Rogue Wave Makes Terrifying History As Largest On Record

By TeeJay Small | Published

Seafarers and players of Assassin’s Creed IV: Black Flag may already be familiar with the concept of rogue waves, which are unusually large and highly unpredictable currents manifesting in massive choppy waters. Per a recent report in Science Alert, the single most extreme rogue wave ever recorded appeared in the Pacific Ocean in November of 2020, resulting in record heights of 58 feet. Per reports, the wave appeared off the coast of British Columbia, seemingly out of nowhere, and has since been dubbed the Ucluelet wave due to its proximity to Ucluelet, Vancouver.

Largest Wave Ever Reached 85 Feet In The Air

Though reports indicated the existence of the rogue wave in 2020, researchers didn’t officially confirm the four-story high water wall until February of 2022, when scientists finally concluded their long-form study of nautical data in the region.

Waves of this kind were previously believed to be folklore shared by sailors and pirates, in the same vein as mighty Krakens and siren mermaids, before nautical researchers found conclusive evidence of the shipwrecking waves in 1995. That very year, an 85-foot-tall wave eclipsed an oil drilling platform off the coast of Norway, clocking in as the tallest rogue wave on record.

Why The Ucelet Wave Is So Significant

While the Norway wave may have been nearly twice as high as the Ucluelet rogue wave, the Ucluelet is still considered the most extreme due to its unprecedented size and velocity, relative to the calm waters surrounding it.

To put it into perspective, a thousand-foot-high building in the New York skyline would be extremely tall, but would appear less extreme from a skyline view than the same building in the plains of Kansas. The Ucluelet wave clocked in at over three times the size of other waves in the region, making it the most extreme example scientists have seen yet.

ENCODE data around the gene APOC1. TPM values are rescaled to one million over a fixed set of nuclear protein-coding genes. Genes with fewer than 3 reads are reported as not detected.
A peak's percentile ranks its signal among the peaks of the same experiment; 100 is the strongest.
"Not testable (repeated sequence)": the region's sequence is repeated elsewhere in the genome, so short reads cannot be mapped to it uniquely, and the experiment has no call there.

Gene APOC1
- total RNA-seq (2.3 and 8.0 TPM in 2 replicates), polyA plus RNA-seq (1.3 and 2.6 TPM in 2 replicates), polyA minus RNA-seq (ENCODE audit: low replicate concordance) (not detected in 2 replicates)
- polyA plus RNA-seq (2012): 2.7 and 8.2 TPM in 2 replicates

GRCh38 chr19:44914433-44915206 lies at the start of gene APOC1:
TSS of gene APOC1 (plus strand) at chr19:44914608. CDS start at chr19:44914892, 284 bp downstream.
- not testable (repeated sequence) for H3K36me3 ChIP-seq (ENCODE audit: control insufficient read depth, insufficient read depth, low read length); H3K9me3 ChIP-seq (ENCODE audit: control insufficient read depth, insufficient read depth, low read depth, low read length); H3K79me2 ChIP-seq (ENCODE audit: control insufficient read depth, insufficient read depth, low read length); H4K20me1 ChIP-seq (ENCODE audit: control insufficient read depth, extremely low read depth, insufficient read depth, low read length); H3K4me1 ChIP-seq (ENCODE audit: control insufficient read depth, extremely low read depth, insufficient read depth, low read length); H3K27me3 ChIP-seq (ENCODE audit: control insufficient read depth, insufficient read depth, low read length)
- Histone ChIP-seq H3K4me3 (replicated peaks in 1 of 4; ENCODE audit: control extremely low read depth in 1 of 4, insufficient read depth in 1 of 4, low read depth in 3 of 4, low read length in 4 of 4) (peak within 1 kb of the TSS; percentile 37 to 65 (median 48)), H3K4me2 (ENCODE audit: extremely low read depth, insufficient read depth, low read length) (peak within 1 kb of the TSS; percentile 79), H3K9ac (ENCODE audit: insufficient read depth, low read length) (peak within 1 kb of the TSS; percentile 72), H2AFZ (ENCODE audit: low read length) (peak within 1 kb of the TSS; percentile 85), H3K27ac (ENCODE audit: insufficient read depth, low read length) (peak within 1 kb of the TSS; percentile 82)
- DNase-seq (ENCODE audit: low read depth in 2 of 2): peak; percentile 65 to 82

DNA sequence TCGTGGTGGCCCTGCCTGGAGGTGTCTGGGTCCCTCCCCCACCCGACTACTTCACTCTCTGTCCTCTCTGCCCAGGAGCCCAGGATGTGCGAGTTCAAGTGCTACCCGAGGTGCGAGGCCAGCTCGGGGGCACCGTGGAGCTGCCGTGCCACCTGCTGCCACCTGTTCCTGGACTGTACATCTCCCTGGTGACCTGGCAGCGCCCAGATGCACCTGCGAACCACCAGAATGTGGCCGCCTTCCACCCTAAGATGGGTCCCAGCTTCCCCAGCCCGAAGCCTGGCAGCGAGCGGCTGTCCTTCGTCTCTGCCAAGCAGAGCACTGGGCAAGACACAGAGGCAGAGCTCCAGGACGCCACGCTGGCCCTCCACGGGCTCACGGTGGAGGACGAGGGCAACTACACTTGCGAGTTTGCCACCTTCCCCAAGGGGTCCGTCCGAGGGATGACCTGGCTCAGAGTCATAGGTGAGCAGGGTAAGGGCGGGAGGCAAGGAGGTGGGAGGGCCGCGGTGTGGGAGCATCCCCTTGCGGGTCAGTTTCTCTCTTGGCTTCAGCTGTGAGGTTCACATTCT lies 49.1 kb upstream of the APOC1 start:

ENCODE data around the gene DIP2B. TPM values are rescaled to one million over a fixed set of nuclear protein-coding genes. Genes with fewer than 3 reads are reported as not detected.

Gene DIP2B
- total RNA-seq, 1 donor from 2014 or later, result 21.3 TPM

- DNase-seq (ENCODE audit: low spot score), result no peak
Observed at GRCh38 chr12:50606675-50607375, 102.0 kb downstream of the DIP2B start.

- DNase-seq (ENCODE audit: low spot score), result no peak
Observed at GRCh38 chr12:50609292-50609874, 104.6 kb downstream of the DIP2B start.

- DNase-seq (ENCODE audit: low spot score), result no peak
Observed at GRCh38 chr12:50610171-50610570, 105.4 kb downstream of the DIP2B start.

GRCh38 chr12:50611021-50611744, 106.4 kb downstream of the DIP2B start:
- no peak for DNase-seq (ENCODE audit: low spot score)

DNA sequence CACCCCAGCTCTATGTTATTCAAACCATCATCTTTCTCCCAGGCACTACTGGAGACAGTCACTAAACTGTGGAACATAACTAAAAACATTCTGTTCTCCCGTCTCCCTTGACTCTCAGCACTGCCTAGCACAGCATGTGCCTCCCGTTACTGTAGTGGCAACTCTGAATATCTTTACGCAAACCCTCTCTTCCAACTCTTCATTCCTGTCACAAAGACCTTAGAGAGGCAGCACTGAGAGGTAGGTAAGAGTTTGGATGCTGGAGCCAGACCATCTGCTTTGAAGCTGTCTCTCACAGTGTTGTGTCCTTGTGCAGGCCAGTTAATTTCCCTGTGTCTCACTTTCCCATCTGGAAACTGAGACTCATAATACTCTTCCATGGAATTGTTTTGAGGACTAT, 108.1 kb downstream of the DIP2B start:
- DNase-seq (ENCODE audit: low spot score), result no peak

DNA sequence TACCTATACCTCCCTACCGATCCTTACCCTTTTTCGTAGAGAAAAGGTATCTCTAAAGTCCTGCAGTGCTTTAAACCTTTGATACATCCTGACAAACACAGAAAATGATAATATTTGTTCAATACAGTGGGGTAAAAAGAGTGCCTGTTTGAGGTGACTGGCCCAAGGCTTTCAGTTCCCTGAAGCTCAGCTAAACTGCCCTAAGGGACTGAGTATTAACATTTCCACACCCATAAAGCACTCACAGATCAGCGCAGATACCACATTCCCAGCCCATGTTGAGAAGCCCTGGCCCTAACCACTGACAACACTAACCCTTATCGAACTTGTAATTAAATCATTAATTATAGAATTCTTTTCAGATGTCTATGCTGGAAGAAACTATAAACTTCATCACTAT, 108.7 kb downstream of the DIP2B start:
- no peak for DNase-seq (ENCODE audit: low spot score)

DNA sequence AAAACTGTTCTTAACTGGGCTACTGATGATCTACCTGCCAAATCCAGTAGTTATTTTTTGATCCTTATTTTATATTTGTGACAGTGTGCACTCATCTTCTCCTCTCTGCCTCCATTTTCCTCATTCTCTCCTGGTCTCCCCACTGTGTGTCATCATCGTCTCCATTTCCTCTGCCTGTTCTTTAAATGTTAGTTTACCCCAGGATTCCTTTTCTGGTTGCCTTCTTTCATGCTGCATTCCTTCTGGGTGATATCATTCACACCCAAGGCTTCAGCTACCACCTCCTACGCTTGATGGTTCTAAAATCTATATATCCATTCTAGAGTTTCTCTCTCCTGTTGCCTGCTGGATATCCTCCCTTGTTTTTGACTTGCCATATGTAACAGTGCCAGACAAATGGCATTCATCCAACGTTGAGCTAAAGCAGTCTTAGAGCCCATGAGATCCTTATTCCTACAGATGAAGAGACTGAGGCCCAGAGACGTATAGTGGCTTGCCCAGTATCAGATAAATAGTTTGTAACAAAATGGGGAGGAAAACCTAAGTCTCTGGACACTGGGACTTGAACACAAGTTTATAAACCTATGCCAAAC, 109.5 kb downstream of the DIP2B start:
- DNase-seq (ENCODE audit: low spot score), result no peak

Rogue Waves Still Puzzle Scientists

Perhaps the most terrifying thing about rogue waves is how little scientists actually understand them. After all, the deep-sea phenomenon was only confirmed to be real three decades ago and has since baffled researchers and ocean explorers alike. Running models of rogue waves and proximity sensing buoys have been constructed in order to simulate and learn more about the shipwrecking tidal waves.

The Dangers Rogue Waves Pose

The danger doesn’t end with naval vessels either, as rogue waves have been known to destroy oil rigs, wind farms, and other ocean-adjacent structures in their path. Some waves may even be responsible for rip currents, which can kill beachgoers.

According to reports, neither the Ucluelet wave nor the Norwegian wave of 1995 caused any significant damage or bodily harm, though the data surrounding the waves is certainly cause for concern. If a boat had been anywhere within the vicinity of these freak currents, it would have meant certain doom for any passengers on board.

It’s Only Going To Get Worse

In fact, some ships that disappeared during the 1970s and earlier are now thought to be victims of unknown rogue waves, explaining the sudden disappearance of the crew and lack of floating wreckage from the vessels. As with most global issues, rogue waves are expected only to worsen as climate change ravages the planet’s resources and livability.

Researchers have warned in the wake of manmade climate disasters that the Ucluelet may not hold its title for long, as rogue waves are expected to become more frequent and more extreme in the coming years.